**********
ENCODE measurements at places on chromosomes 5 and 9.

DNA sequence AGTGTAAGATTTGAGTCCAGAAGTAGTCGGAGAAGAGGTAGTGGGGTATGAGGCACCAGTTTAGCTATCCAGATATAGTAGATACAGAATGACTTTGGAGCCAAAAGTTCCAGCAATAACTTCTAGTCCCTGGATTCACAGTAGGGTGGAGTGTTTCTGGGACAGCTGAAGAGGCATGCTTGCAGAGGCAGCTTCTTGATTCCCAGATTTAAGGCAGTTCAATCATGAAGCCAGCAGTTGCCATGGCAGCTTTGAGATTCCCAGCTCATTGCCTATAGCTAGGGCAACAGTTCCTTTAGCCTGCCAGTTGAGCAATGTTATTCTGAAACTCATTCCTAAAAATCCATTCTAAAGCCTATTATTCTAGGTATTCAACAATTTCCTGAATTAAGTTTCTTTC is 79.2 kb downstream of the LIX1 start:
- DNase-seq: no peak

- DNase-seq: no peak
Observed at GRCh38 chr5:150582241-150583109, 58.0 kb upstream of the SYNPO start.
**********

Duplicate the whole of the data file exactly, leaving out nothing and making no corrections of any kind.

ENCODE measurements at places on chromosomes 5 and 9.

DNA sequence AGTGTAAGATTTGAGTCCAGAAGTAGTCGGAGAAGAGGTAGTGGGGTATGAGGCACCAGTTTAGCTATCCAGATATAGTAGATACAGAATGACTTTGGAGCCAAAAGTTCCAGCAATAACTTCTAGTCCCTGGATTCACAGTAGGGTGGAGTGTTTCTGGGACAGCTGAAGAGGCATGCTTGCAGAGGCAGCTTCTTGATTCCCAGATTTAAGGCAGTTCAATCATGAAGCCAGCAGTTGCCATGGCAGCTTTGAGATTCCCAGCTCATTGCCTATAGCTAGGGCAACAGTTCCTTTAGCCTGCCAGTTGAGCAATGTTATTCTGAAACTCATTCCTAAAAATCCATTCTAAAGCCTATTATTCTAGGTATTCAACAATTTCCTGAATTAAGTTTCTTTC is 79.2 kb downstream of the LIX1 start:
- DNase-seq: no peak

- DNase-seq: no peak
Observed at GRCh38 chr5:150582241-150583109, 58.0 kb upstream of the SYNPO start.